In a presidential election cycle ruled by anti-establishment sentiment, Wall Street has become one of the biggest scapegoats of 2016, with both Democrats and Republicans condemning the influence big banks have on politics and on the economy. One of the biggest alleged villains: investment banking giant Goldman Sachs.
But this hasn’t stopped many of 2016’s leading candidates from developing close ties to the bank — whether it is taking campaign contributions from the bank’s employees or investing in funds run by Goldman, a majority of the presidential candidates have some relationship with the bank.
Eight of the 12 Republican candidates still in the presidential race said in financial disclosures that they have invested in Goldman Sachs stock or in funds run by Goldman Sachs, Reuters reported Thursday. Republican candidates and their spouses collectively own 57 Goldman investments, the Reuters analysis showed, which is more than double what they hold from the second-most popular source, Vanguard Group, which offers mutual funds and exchange-traded products to retail investors.
Beyond personal investments, candidates on both sides of the aisle have received support from the supposedly reviled bank. Democratic front-runner Hillary Clinton and Republican hopeful Texas Sen. Ted Cruz have perhaps the most prominent connections.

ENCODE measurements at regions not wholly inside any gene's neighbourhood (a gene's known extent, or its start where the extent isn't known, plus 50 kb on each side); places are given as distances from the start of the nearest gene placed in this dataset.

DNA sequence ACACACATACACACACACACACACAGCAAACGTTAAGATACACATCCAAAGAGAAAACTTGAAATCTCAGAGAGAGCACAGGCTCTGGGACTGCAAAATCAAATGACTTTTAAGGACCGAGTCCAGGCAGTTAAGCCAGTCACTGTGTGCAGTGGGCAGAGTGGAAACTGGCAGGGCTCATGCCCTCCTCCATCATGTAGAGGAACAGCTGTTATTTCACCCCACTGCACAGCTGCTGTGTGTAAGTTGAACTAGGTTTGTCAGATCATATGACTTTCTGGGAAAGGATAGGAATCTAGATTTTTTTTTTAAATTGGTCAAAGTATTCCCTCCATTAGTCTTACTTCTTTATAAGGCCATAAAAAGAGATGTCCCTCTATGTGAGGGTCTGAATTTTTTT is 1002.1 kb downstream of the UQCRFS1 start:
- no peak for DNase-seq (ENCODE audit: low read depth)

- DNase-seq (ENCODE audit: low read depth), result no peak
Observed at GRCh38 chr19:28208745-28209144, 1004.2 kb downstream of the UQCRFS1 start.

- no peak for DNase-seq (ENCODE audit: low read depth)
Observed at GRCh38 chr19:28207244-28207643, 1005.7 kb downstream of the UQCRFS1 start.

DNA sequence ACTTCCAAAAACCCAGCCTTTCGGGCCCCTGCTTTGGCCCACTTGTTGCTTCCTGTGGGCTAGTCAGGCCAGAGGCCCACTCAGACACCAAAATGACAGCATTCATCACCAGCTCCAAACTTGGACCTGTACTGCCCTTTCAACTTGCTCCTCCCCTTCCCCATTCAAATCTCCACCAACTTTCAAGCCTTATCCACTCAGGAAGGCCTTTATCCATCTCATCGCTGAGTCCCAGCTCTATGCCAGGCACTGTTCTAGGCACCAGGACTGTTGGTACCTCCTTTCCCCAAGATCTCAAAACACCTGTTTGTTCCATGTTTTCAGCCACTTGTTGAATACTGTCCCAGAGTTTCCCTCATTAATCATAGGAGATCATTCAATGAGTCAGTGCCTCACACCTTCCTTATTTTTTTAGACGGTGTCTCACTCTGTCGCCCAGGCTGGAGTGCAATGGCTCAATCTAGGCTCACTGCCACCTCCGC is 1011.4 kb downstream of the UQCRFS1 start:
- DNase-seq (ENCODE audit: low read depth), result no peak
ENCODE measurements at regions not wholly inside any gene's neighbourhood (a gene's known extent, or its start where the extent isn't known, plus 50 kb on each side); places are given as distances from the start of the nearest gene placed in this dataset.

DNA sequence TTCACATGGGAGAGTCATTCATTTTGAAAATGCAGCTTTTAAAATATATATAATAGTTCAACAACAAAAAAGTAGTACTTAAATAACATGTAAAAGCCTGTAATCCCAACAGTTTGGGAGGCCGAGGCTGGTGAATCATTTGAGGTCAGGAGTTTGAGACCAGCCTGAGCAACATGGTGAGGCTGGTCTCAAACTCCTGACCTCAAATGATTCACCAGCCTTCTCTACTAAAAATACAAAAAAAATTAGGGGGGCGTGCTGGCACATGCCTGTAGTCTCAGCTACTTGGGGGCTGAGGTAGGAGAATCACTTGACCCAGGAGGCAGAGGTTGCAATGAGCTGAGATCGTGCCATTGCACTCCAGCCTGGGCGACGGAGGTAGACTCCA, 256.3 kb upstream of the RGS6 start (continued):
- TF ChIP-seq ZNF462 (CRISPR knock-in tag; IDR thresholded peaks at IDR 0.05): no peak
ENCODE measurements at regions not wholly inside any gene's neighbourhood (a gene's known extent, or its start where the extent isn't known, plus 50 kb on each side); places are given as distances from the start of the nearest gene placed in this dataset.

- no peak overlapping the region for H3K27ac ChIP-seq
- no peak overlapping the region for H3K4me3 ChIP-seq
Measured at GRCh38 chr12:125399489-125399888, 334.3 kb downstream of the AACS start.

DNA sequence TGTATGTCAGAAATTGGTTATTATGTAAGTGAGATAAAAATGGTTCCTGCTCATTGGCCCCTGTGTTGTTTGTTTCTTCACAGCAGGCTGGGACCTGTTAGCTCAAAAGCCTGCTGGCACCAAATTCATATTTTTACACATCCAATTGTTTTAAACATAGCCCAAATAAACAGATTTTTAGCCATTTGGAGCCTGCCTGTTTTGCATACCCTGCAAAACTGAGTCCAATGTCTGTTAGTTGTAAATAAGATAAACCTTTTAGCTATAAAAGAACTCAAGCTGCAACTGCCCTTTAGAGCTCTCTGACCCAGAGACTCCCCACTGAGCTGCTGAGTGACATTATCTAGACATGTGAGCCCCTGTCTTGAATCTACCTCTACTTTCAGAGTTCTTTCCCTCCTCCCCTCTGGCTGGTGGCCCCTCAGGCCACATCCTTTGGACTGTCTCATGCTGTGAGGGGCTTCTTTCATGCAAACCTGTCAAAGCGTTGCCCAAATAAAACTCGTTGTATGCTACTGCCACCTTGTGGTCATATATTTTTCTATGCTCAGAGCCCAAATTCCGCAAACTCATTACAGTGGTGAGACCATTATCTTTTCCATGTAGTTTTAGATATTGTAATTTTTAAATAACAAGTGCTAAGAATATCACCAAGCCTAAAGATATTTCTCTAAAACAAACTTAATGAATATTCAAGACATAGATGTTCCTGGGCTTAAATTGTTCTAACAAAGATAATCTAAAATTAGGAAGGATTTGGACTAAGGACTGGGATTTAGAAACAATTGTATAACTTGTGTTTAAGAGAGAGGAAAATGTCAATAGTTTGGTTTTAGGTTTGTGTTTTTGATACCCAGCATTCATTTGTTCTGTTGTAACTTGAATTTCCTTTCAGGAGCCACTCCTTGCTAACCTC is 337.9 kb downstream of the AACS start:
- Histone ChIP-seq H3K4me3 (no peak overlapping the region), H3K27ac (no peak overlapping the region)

Cruz, who is in a close race with New York billionaire Donald Trump for the Republican presidential nomination, came under fire over the past week after it was revealed that he financed his 2012 Senate run with a loan from Goldman Sachs that he never properly disclosed. The senator from Texas has built his success on a Tea Party, anti-establishment narrative and has frequently trashed the bank bailouts that took place after the economic crash in 2008.
However, his wife works for Goldman Sachs and he has received $43,575 from the bank for his current campaign, Politico reported Wednesday . In the wake of the news about Cruz’s 2012 loan, Trump has called the senator a “great hypocrite” and used the information to increase attacks.
“Goldman Sachs owns him. Remember that, folks,” Trump told a crowd in Norwalk, Iowa, Wednesday, according to Politico. “They own him.”
On the Democratic side, Clinton’s rival, Vermont Sen. Bernie Sanders, has made the former secretary of state’s long history with Goldman Sachs a big issue in recent weeks. The bank has donated to Clinton since her time in the Senate, and it has given $169,850 to Clinton’s presidential campaign and her super PAC, Politico reported. It has also given her $675,000 in speaking fees over the past few years, a fact Sanders has used to paint Clinton as a member of the establishment who is in the pocket of big banks.
Goldman Sachs employees also make up the top contributors to other GOP candidates, like former Florida Gov. Jeb Bush and Florida Sen. Marco Rubio, Politico reported. These donors have given $483,500 to Bush’s campaign and the super PAC supporting him, and $79,600 to Rubio’s campaign and super PAC.
While many of the candidates continue to criticize big banks, it is unlikely that they will stop trusting Goldman with their money any time soon. As the campaigns head toward the voting period of the 2016 campaign, they will need more money as they seek to distinguish themselves from rivals in the still-wide field of candidates, and most still rely on big donors to get their message out to voters.